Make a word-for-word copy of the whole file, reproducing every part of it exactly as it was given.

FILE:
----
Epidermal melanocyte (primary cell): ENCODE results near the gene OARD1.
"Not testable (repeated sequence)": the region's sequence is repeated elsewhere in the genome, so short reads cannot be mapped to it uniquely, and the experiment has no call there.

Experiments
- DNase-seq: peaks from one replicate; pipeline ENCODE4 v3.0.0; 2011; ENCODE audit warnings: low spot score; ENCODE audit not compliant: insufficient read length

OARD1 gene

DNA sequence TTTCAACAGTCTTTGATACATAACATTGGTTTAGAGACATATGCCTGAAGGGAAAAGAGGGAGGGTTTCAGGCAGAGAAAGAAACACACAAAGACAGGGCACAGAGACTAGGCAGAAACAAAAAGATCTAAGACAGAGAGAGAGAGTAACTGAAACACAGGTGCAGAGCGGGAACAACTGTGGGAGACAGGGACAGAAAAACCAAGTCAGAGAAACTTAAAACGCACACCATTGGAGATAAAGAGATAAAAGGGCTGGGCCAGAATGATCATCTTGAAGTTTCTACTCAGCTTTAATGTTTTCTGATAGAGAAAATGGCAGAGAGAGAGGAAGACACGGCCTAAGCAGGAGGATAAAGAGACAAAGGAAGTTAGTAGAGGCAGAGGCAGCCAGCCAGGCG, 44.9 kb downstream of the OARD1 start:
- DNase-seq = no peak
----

Epidermal melanocyte (primary cell): ENCODE results near the gene OARD1.
"Not testable (repeated sequence)": the region's sequence is repeated elsewhere in the genome, so short reads cannot be mapped to it uniquely, and the experiment has no call there.

Experiments
- DNase-seq: peaks from one replicate; pipeline ENCODE4 v3.0.0; 2011; ENCODE audit warnings: low spot score; ENCODE audit not compliant: insufficient read length

OARD1 gene

DNA sequence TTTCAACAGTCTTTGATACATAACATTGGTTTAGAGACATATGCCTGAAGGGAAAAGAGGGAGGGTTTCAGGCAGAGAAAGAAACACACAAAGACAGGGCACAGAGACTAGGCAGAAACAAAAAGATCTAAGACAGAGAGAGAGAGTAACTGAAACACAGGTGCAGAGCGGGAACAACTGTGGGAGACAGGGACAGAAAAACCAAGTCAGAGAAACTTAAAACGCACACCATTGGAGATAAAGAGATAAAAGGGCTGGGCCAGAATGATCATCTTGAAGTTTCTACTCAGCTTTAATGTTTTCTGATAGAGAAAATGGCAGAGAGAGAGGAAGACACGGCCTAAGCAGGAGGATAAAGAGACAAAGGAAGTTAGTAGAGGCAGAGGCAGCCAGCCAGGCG, 44.9 kb downstream of the OARD1 start:
- DNase-seq = no peak